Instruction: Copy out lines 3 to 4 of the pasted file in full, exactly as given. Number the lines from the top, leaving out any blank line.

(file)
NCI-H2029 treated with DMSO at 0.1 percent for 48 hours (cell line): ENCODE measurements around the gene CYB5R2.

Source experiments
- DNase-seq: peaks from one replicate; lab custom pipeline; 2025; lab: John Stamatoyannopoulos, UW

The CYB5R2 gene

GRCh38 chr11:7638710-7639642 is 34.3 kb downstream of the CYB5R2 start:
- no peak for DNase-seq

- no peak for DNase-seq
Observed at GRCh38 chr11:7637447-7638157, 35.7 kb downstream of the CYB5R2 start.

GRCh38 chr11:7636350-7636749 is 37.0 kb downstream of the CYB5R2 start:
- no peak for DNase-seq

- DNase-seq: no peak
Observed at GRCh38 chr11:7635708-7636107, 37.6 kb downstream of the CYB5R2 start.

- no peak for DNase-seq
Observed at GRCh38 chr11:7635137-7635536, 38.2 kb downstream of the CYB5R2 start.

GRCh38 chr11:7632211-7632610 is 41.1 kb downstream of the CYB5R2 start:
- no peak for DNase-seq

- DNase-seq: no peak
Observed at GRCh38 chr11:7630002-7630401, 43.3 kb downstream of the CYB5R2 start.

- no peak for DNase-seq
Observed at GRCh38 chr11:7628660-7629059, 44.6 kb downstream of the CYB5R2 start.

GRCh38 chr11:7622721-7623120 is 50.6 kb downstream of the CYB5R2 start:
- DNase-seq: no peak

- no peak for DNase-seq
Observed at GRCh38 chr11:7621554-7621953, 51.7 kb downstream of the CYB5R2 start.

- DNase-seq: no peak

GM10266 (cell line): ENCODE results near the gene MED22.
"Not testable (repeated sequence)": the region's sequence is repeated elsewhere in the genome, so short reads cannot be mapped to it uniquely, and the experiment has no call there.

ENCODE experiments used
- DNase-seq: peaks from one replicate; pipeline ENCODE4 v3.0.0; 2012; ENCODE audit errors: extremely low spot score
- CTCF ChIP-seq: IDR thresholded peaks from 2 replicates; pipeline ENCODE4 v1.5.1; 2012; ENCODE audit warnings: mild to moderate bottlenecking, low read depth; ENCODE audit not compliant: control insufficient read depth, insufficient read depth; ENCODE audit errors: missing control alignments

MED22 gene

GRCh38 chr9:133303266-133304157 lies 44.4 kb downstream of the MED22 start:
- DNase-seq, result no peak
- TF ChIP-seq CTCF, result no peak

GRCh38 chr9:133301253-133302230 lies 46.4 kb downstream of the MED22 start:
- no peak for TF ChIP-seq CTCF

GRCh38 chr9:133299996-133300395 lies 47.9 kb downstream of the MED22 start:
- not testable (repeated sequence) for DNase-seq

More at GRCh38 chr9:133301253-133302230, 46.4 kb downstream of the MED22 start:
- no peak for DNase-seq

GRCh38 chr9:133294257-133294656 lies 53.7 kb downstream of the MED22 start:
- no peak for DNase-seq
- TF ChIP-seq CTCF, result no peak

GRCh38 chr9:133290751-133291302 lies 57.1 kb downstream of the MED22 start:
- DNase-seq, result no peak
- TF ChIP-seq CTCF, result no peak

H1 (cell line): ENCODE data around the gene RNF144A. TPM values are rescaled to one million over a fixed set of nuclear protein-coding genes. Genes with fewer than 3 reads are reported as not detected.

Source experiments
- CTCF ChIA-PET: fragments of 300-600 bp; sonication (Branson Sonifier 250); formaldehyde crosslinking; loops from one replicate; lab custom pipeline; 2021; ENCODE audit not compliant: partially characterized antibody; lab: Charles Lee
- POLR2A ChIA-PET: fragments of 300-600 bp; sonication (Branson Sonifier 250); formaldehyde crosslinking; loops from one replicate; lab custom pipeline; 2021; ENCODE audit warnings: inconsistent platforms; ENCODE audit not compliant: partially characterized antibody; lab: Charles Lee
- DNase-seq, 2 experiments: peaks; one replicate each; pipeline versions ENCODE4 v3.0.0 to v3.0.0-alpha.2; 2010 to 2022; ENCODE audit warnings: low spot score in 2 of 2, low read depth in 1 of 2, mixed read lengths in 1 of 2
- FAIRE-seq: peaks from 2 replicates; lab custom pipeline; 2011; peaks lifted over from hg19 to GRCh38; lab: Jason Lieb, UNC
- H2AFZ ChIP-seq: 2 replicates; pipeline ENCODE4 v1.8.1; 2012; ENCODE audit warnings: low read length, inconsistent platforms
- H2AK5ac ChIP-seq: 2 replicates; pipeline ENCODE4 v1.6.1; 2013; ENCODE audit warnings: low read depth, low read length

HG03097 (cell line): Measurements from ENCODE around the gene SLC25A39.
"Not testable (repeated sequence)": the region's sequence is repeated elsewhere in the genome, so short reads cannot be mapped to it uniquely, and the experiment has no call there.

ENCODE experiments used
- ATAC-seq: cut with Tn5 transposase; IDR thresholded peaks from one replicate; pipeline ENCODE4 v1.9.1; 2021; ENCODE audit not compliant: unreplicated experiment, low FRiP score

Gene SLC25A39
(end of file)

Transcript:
- DNase-seq: peaks from one replicate; lab custom pipeline; 2025; lab: John Stamatoyannopoulos, UW

The CYB5R2 gene